Self-interested bias

When I was young, my maternal grandmother was my ally in battles with my mother. ("The enemy of my enemy is my friend.")

Also, my grandmother hated mayonnaise, which my mother liked. Curiously, at about the age of five, I discovered that I hated mayonnaise as well.

In my twenties, with my grandmother in a nursing home, and no longer an effective ally, and with me living on my own, no longer so subject to my mother's whims, I reluctantly tried mayonnaise again. (Someone served me a sandwich already containing it.) Much to my surprise, I found that I loved mayonnaise!

Still, it was not until many years later that I saw what may already be obvious to you: "hating" mayonnaise was a weapon in my battles with my mother, and way to cement my alliance with my grandmother. (Who knows? Perhaps my mother actually hated mayonnaise, and only pretended to like it to bother my grandmother!)

The entire time I "hated" mayonnaise, I never suspected that I was not simply expressing my honest feelings about a food. In short, I was biased against mayonnaise, disliking it for reasons having nothing to do with mayonnaise itself, but which served my self-interest in some other way. ("Other" than avoiding a food I truly didn't like.)

This mechanism is not only at play in children. Let us say that John is a software engineer at a hot high-tech company in California. Let us further imagine that he holds a number of views that more closely align with those of Donald Trump than those of Hillary Clinton: perhaps he is skeptical of free trade, thinks that Russia is not necessarily our enemy, and that nation-building in the Middle East is a terrible idea. (Note: By choosing this example, I am NOT saying this phenomenon only occurs in Clinton supporters: someone living in a mining town in West Virginia who otherwise would be inclined to support Clinton will be just as likely to "discover" reasons they really support Trump.)

But pretty much from top to bottom, and especially top, everyone in his company despises Donald Trump, and regards anyone who would support him as a racist moron. Will John support Trump?

Unless John has an extremely high degree of self-reliance and fortitude, and maybe also a large trust fund, the answer is almost assuredly "no." But what's more, John will convince himself that the reason he, too, despises Trump has nothing to do with the climate of opinion at his company. To admit that it did would wreck his self image as an independent thinker who makes up his own mind on issues based upon evidence alone.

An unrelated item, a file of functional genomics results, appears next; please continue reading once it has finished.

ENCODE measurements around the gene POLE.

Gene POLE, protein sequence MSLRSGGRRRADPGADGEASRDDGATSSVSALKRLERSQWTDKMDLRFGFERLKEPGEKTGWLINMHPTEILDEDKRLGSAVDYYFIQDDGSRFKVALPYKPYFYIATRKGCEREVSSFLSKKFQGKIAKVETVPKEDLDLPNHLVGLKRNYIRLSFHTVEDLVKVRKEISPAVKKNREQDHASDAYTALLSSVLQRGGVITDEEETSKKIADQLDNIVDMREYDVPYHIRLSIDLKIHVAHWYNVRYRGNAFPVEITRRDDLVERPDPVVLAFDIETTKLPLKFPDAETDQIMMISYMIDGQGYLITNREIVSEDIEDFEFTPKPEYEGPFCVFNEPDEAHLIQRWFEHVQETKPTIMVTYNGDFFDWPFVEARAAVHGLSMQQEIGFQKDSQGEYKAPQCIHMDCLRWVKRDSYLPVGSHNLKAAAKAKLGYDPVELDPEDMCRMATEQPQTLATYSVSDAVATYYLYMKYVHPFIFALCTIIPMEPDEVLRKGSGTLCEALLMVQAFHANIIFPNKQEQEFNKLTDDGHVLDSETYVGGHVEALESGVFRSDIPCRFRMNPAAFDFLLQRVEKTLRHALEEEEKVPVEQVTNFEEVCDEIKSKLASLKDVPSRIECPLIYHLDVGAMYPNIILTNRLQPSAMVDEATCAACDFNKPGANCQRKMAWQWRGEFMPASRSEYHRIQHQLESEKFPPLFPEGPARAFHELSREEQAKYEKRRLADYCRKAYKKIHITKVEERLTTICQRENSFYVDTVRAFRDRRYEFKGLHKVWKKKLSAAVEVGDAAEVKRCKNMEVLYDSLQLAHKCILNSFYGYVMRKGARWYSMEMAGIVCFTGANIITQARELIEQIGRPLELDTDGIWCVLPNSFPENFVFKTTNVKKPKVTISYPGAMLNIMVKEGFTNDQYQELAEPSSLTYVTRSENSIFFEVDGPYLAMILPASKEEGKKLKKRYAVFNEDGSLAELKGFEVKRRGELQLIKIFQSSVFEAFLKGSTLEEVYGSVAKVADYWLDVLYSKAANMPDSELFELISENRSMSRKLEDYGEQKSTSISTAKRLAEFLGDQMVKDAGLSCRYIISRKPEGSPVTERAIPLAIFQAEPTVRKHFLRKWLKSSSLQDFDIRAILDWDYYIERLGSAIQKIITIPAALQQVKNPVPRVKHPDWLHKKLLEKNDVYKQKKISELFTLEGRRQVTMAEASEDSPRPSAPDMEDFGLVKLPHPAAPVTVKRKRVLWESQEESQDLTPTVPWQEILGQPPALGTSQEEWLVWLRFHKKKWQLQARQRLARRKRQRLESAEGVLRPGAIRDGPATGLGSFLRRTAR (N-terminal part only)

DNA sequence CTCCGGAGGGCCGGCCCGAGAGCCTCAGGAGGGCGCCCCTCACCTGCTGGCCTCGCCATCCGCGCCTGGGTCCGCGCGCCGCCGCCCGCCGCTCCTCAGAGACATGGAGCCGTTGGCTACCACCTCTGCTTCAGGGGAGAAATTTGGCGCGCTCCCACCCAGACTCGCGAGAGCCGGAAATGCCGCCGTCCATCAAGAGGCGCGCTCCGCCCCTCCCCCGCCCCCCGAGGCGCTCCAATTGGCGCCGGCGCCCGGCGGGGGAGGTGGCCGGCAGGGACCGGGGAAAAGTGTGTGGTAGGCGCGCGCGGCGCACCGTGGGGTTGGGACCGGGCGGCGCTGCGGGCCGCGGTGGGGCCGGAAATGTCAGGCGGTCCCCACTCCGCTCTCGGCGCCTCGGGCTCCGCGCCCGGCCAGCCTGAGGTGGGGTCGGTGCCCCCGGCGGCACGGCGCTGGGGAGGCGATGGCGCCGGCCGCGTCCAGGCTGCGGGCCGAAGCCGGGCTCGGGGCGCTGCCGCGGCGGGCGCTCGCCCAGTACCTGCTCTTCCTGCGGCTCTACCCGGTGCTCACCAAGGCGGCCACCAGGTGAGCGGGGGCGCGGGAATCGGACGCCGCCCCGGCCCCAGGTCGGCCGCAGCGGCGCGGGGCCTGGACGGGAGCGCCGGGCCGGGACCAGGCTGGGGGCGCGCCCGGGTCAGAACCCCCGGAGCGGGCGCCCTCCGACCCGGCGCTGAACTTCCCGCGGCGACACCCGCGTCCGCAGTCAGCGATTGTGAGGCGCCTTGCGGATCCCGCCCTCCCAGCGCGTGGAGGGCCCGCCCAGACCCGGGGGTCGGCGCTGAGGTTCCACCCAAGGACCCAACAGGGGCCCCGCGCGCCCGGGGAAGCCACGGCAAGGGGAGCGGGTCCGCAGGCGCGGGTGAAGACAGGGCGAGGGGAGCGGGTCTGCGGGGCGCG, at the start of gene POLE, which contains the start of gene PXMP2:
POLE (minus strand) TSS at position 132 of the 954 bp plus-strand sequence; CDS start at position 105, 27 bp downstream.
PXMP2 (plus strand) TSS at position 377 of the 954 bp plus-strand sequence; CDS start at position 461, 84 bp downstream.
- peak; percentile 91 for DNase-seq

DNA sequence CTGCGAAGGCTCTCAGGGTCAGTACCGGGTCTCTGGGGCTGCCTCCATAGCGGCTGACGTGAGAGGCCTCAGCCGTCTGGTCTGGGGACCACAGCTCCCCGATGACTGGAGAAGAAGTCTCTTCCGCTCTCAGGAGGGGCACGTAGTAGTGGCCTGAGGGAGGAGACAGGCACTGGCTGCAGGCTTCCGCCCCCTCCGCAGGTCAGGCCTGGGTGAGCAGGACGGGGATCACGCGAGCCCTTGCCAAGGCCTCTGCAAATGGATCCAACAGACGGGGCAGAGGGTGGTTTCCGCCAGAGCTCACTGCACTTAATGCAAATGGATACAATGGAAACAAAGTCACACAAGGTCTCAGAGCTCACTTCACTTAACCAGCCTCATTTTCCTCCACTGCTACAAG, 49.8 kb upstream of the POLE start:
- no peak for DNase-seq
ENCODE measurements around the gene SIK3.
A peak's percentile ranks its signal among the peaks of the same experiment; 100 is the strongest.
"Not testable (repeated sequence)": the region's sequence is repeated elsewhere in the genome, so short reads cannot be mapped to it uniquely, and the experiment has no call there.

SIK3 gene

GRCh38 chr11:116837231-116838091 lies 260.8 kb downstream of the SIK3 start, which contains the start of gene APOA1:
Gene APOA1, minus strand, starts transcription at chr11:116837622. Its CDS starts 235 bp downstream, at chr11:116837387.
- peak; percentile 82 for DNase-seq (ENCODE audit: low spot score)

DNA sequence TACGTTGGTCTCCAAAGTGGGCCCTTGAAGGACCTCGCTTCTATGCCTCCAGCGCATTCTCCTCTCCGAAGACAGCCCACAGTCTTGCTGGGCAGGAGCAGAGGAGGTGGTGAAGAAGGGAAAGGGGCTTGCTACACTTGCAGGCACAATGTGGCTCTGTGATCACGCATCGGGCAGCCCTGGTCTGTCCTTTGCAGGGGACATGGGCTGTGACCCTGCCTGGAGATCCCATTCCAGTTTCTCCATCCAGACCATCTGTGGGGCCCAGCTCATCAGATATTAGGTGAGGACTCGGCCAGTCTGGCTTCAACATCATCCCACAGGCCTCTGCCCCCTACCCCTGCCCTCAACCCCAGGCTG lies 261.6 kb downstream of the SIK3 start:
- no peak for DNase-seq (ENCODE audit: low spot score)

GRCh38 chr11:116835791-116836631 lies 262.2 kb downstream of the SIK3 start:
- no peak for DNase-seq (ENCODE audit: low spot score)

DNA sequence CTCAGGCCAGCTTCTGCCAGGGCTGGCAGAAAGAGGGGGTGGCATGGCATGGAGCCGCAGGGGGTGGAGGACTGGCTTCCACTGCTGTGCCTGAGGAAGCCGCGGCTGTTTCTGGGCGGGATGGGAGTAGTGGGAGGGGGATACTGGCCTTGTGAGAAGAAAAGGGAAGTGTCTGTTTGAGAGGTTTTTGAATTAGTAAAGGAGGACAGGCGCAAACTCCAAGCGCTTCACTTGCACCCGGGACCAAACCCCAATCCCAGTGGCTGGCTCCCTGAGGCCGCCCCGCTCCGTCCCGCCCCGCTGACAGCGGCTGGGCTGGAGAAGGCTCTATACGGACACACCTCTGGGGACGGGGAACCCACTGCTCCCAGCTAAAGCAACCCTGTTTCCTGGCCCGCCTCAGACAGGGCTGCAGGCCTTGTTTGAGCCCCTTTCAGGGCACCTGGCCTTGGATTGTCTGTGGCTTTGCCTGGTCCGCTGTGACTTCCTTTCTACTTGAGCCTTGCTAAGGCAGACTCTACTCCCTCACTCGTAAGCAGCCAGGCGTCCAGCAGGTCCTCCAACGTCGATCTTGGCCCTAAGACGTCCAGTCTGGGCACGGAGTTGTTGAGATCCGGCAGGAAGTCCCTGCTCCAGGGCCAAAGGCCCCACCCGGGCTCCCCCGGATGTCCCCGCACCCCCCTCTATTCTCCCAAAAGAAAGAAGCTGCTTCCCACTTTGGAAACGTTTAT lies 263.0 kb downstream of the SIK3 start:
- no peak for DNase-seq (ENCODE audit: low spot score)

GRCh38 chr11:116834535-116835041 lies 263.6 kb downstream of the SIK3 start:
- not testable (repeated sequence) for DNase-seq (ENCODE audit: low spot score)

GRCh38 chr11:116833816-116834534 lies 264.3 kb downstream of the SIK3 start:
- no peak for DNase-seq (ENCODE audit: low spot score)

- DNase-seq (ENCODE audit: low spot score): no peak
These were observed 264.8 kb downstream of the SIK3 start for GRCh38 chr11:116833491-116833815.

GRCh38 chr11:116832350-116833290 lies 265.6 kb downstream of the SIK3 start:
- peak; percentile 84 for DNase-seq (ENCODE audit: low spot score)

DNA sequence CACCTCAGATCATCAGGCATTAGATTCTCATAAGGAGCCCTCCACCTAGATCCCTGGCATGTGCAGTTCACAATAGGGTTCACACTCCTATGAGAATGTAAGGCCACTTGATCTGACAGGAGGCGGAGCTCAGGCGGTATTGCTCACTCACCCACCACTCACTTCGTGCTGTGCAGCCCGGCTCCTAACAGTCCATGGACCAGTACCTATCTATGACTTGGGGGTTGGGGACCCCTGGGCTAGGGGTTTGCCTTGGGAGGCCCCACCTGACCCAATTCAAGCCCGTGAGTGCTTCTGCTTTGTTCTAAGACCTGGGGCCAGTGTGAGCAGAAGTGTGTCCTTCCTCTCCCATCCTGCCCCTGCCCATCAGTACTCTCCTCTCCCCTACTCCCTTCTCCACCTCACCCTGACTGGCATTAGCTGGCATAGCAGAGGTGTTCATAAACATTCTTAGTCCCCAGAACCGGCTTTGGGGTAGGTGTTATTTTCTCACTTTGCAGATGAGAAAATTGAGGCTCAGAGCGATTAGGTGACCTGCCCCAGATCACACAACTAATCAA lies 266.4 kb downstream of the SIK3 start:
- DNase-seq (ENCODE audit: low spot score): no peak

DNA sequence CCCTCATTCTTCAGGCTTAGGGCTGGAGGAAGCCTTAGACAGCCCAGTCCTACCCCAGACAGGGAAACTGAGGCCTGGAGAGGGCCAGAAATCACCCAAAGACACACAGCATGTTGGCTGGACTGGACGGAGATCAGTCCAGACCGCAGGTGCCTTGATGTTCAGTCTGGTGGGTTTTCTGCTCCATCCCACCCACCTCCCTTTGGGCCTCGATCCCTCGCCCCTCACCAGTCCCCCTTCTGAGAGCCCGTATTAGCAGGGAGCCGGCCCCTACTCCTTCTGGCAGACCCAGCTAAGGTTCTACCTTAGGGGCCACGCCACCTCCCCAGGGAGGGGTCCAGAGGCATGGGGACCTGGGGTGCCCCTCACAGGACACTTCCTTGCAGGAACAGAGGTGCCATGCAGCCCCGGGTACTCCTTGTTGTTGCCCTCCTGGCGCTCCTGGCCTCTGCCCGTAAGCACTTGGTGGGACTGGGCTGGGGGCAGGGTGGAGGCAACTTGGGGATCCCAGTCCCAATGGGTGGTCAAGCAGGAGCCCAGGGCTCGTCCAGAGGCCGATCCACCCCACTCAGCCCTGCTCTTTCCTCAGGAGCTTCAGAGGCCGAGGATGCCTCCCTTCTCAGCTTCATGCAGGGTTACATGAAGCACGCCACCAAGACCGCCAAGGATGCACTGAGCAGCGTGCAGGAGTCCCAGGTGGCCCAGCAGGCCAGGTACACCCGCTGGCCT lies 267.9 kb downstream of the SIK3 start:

Instead, he sincerely will be convinced that, for instance, Trump's (very poorly put) comments on illegal Mexican immigrants* are sound evidence that Trump is a racist who hates all brown-skinned people. And it will be just as hard to convince him that this makes no sense as it would have been to convince me, at age ten, that I really liked mayonnaise just fine.

And let me reiterate that I absolutely am not suggesting that only Clinton supporters exhibit this phenomena: I focus on them only because, in the circles in which I move, Clinton supporters outnumber Trump supporters by about ten or twenty to one. Thus, I am more alert to the anomaly of the person whose views seem closer to Trump's nevertheless absolutely despising him than I am to the reverse situation.

* I think the way Trump phrased his infamous "they are rapists" remarks was either:
1) completely idiotic; or
2) a calculated effort to be inflammatory and thus attract attention.
Neither option puts Trump in a great light, although 2) might be partially excused as, "well, that's what it takes for an outsider to break through."

Atomic Balm

It is extremely easy muddle together the scientific concepts of atoms and elementary particles, and the philosophical idea of atomism, and speak wrongly as a result. The worst example I've ever seen of this, which appears frequently in science textbooks (and which I have mentioned here before), runs something like: